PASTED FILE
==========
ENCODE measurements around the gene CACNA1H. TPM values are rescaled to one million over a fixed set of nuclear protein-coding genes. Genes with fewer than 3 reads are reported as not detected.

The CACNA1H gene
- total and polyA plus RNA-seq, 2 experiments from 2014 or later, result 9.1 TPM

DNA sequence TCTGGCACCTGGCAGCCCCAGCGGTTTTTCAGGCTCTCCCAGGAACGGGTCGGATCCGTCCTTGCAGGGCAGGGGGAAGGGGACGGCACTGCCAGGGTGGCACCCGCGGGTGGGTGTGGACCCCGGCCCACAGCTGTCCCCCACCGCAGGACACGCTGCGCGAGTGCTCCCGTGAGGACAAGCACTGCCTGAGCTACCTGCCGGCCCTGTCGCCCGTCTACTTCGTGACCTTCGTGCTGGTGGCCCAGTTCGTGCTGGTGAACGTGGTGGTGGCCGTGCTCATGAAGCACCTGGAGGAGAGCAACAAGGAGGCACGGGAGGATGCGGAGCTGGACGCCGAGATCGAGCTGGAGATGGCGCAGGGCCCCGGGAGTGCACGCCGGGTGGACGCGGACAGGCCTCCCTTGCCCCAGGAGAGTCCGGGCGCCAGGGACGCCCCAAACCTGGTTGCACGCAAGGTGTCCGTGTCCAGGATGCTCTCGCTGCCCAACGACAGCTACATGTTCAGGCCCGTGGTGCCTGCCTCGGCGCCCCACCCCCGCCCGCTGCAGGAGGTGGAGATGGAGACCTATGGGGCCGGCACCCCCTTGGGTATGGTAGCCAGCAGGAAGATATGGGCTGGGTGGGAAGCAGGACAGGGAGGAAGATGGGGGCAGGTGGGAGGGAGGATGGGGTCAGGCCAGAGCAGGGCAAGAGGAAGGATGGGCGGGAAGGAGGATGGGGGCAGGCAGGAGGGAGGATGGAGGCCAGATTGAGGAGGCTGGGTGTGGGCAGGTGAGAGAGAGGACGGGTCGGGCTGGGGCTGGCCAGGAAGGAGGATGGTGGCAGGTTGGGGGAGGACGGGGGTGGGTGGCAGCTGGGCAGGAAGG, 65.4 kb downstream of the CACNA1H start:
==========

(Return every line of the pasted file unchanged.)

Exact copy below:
ENCODE measurements around the gene CACNA1H. TPM values are rescaled to one million over a fixed set of nuclear protein-coding genes. Genes with fewer than 3 reads are reported as not detected.

The CACNA1H gene
- total and polyA plus RNA-seq, 2 experiments from 2014 or later, result 9.1 TPM

DNA sequence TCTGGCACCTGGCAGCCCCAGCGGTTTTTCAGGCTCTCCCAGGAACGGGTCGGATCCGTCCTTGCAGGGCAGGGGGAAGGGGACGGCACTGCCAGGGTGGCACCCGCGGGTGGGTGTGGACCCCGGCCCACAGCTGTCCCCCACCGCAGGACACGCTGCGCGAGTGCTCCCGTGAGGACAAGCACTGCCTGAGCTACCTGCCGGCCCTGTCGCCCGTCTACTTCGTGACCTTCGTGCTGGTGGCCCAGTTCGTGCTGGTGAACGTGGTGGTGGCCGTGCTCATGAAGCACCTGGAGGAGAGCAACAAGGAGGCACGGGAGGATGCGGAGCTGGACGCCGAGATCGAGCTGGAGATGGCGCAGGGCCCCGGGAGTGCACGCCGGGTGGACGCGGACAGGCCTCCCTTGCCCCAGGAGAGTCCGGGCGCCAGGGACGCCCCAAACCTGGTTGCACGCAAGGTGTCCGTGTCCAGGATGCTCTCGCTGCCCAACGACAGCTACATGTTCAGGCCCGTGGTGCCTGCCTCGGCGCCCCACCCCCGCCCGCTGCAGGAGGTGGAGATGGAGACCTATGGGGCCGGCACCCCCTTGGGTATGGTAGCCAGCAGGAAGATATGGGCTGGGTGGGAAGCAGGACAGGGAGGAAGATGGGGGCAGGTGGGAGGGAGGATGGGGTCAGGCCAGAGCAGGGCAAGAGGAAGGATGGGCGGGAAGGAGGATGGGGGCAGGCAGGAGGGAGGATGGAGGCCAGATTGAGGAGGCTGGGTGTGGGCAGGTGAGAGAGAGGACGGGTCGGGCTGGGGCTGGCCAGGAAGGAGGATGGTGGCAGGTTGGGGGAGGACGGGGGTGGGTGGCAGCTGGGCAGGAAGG, 65.4 kb downstream of the CACNA1H start: